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Publication numberUS4383771 A
Publication typeGrant
Application numberUS 06/315,971
Publication dateMay 17, 1983
Filing dateOct 20, 1981
Priority dateNov 28, 1980
Fee statusLapsed
Also published asDE3139844A1
Publication number06315971, 315971, US 4383771 A, US 4383771A, US-A-4383771, US4383771 A, US4383771A
InventorsOskar Freytag, Rainer Bleyer, Volker Guyenot, Gerd Fleischer, Jugen Michael
Original AssigneeOskar Freytag, Rainer Bleyer, Volker Guyenot, Gerd Fleischer, Michael Juegen
Export CitationBiBTeX, EndNote, RefMan
External Links: USPTO, USPTO Assignment, Espacenet
Fluid bearing
US 4383771 A
Abstract
The invention relates to a hydrodynamic fluid bearing of rotation symmetric shape constituted of a bearing member and a counter-bearing member the faces of each being in opposition to the other one at a narrow space. One of the members is provided with fluid pockets of levelling off depth in reverse direction to the direction of rotation of the bearing member. Thus it is feasible to cope with considerable bearing loads over a wide range of rotational speeds.
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Claims(3)
We claim:
1. A hydrodynamic fluid bearing of rotation symmetric shape comprising
a first rotatable bearing member,
a second non-rotating bearing member,
an axle rigidly and centrally connected to said first member,
said first member being movable relative to said second member about and parallel to said axle,
said first member and said second member being provided with a bearing face each,
said first member face and said second member face being in opposition,
said first member face and said second member face being provided with a rim portion each,
at least three pockets for receiving a fluid,
each of said pockets having a first and a second limitation extending radially and in opposition to each other,
at least three inlets for said fluid in the vicinity of said axle,
at least three fluid recesses radially extending from said inlets in parallel to said first radial limitation of said pockets,
said fluid recesses changing over into said fluid pockets,
at least three fluid outlets in the vicinity of said rim portions
at least three fluid return recesses radially extending along said pockets to said fluid outlets,
said fluid return recesses being arranged at the side of said second radial limitation of said pockets in parallel to and being separated from the latter,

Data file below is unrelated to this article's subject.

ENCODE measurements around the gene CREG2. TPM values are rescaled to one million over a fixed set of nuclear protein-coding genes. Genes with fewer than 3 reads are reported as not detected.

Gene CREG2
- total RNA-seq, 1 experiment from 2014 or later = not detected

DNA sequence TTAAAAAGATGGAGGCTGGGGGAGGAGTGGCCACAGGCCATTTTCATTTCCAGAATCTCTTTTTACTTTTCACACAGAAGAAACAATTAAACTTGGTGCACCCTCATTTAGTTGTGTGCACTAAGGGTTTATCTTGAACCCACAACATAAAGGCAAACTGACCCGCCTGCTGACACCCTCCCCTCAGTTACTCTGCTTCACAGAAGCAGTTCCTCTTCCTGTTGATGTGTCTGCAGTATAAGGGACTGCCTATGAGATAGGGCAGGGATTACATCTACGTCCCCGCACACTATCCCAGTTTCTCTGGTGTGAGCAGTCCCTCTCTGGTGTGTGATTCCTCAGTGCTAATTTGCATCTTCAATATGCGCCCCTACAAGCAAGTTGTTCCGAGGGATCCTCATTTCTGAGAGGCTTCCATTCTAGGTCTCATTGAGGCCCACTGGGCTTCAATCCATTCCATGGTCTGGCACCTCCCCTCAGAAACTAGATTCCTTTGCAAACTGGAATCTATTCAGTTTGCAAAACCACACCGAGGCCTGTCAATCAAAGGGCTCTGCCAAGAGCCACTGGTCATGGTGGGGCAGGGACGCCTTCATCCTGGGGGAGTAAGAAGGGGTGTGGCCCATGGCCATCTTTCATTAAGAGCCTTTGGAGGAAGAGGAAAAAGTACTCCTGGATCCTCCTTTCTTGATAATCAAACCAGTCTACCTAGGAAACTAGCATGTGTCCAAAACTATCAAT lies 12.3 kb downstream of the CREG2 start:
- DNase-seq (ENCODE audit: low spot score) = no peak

each of said pockets having the greatest depth along said first radially extending limitation and the least depth along said second radially extending limitation, said pockets, said inlets, said outlets, said fluid recesses, said fluid return recesses being uniformly distributed in one of said bearing member faces,
means for connecting said outlets to said inlets remote from the bearing faces.
2. A hydrodynamic fluid bearing as claimed in claim 1, wherein the depth of said fluid pockets along said first radially extending limitation equals the depth of said fluid recesses, and said second radial limitation having the same depth as said respective bearing face.
3. A hydrodynamic fluid bearing, as claimed in claim 2, wherein a first annular channel is provided in the vicinity of said axle for connecting said fluid inlets with each other and a second annular channel in the vicinity of said rim portion connecting said outlets with each other, said fluid recesses originating in said first channel, and said fluid return recesses open out in said second channel.
Description

The invention relates to a hydrodynamic fluid bearing, preferably of cone shape, constituted of two bearing parts having rotation symmetrical bearing faces including a bearing slot in which a pressure is produced when one of the bearing parts is rotated.

Bearings of the above kind exhibit a considerable bearing capacity. The bearings are provided with a definite number of recesses in the bearing face.

Said recesses are of a constant depth and subdivide the bearing face into sectors.

The DE-Patent specification No. 2210939 (laid open) discloses a slide bearing with two bearing parts having rotation symmetric bearing faces. The recesses are arranged as a ladder rung pattern in one of the bearing faces.

Due to their arrangement upon the sliding face the recesses are hydraulically series connected and each of the rungs are connected with their suction and pressure end portion, respectively, with each other via a connection channel.

The series connection of the recesses ensures a considerably high bearing capacity of the bearing including favorable reset forces.

Said slide bearing is disadvantageous since the plurality of recesses in one bearing face renders production very complicated.

Since the depth of the recesses is constant along the entire bearing face the fluid pressure in the bearing slot is substantially independent on the rotation rate of the bearing. Thus, the bearing can only be employed for a definite range of rate of rotations in dependence on the bearing load.

It is an object of the invention to obviate the above disadvantages. It is a further object of the invention to provide a fluid bearing which is easily reproducible and permits use over a considerably wide range of revolutions.

These and other objects are realised in a hydrodynamic bearing comprising a bearing part and a bearing counter part where the fluid pressure in the inbetween bearing slot increases with a growing rate of rotations of the bearing faces.

The bearing face is provided with recesses the depths of which in the reverse direction of rotation of the one bearing part continuously decrease. The levelling off portions of the recesses are connected to fluid outlet channels.